Tiny Soy Peptides May Be Big in Fight Against Cancer, Obesity
May 20, 2004
  • /Agricultural and Consumer Economics
  • /Animal Sciences
  • /Crop Sciences
 
May 20, 2004

URBANA--Tiny bioactive soy proteins called peptides may have a number of different health benefits, and Elvira de Mejia, a University of Illinois professor of food science and human nutrition, may soon be able to predict each peptide's biological activity.

So far, she has identified peptides that lower blood pressure and cholesterol and others that may aid in preventing cancer. She has even identified an "anti-obesity" peptide that causes a feeling of fullness and slows the rate of stomach emptying to impede weight gain.

Peptides can occur naturally in soybeans, they can be a product of human digestion of soy, or they can be obtained in the lab through enzymatic hydrolysis. "We expect to identify at least ten peptides that can be used to prevent or manage heart disease and cancer," de Mejia said.

De Mejia believes that soy protein, often overlooked in the fuss over soy isoflavones, is responsible for many of soy's health benefits.

"We know that the peptide lunasin is effective against skin cancer in mice, and we've also seen promising results against prostate and breast cancer. Lunasin seems to inhibit the malignant progress of these cells. And, although proteins are not generally absorbed by the body, this peptide is absorbed in the intestine, so the human body can use it," de Mejia said.

De Mejia's lab has analyzed 144 soybean varieties for their lunasin levels, using the USDA soybean germplasm collection at the U of I. Her findings will be published soon in the Journal of Agricultural and Food Chemistry.

This analysis will be useful in developing lunasin-enriched cultivars and soy products, she said. And the wide range of lunasin concentrations in soybean tells the researcher that the peptide can probably be genetically manipulated, making it a potential source of bioactive ingredients for functional foods.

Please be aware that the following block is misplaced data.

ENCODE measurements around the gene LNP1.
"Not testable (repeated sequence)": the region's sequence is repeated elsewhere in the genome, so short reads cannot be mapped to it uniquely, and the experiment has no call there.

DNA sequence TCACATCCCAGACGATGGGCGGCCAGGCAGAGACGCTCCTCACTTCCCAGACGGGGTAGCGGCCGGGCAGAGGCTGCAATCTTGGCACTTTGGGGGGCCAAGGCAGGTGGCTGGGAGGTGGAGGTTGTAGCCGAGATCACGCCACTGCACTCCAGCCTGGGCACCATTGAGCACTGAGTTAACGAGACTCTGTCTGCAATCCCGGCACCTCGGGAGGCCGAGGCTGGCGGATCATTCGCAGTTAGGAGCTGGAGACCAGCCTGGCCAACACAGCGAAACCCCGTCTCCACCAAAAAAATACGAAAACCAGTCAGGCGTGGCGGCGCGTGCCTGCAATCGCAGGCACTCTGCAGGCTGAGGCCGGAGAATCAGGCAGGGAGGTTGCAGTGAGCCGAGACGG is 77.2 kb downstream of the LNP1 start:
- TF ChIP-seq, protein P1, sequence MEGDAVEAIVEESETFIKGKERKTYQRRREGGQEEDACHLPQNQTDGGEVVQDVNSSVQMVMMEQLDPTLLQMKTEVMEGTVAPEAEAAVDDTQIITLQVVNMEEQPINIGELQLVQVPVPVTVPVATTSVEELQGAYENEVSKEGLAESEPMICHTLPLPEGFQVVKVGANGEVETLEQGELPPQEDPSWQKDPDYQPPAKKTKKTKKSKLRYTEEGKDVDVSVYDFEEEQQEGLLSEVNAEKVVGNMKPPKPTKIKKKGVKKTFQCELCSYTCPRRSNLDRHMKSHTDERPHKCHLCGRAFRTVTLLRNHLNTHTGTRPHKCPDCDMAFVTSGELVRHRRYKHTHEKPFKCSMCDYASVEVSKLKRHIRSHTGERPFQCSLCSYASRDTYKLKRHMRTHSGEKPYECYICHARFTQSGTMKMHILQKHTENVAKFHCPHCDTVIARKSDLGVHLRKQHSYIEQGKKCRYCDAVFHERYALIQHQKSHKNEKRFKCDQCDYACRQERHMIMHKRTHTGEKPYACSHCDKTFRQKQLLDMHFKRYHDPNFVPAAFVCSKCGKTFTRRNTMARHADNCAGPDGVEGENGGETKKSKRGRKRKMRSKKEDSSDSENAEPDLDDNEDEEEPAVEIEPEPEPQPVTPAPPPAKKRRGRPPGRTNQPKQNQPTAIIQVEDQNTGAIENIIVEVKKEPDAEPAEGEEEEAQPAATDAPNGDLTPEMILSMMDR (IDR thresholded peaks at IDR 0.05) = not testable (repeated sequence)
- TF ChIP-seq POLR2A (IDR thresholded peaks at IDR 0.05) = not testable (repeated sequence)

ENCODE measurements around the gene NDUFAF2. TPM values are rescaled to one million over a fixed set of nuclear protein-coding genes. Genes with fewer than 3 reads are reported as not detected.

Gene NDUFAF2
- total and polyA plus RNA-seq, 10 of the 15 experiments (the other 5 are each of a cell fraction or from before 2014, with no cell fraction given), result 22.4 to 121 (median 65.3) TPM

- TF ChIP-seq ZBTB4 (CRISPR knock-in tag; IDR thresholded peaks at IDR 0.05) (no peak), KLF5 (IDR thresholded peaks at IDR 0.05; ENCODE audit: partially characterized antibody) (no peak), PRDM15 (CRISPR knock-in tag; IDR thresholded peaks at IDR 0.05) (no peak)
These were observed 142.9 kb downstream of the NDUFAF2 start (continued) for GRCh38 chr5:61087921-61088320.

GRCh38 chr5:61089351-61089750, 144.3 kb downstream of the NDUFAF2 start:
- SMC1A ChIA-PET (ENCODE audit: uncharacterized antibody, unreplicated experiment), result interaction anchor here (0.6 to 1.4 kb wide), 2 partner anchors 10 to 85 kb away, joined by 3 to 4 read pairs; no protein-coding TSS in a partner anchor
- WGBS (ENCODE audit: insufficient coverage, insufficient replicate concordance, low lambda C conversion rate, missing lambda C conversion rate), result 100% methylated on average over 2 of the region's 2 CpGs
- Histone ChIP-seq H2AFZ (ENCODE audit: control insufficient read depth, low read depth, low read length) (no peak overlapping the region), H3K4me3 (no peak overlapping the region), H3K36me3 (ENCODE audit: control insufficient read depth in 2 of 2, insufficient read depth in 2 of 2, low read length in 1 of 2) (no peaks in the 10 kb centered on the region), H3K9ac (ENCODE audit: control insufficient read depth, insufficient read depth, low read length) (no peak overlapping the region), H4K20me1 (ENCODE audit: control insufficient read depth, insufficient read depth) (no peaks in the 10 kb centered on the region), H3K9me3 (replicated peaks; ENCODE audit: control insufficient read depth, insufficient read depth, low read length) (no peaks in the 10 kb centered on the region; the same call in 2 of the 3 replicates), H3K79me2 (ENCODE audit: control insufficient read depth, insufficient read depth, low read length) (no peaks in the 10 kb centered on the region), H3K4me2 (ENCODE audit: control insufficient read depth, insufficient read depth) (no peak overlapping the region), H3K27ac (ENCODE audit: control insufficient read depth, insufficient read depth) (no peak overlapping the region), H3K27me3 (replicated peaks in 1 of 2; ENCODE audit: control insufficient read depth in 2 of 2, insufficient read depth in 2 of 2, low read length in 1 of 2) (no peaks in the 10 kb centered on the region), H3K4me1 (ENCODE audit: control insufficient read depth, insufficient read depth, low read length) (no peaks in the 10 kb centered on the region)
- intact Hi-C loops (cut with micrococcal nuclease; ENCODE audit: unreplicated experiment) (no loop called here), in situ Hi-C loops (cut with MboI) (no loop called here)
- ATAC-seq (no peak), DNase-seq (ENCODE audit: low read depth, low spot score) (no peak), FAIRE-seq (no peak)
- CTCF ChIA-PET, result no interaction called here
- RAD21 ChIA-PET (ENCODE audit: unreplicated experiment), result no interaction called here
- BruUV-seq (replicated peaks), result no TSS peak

De Mejia is analyzing commercially available soy protein products, including soy isolates, concentrates, and texturized soy protein, for their lunasin content and has found interestingly high levels. Dietary supplements that are very high in isoflavones do not contain lunasin, she said.

She also wants to study fermented soy products for the new peptides that may be found in them. "In the United States, we're not used to fermented foods from soybeans, although we do eat fermented foods from milk, such as yogurt. Fermented foods are really better for you because the process creates certain compounds, such as peptides, that have health benefit," she said.

Soy is fermented in certain food processing technologies, producing leftovers now used as animal feed. "One of our projects is to try to recall lunasin from these waste materials," she said.

"We know that soy products lower the risk of developing age-related chronic diseases, such as cancer and heart disease," de Mejia said. "But we're still trying to understand what components in soy are responsible for its health benefits. This research is exciting because we're learning that bioactive peptides may be the reason soybeans are such a healthful food."

Other researchers involved in the study were Miguel Vasconez, Ben O. de Lumen, and Randall Nelson.

The study was funded by the Midwest Advanced Food Manufacturing Alliance (MAFMA), FilGen Biosciences, Inc., and the Research Board at the University of Illinois.

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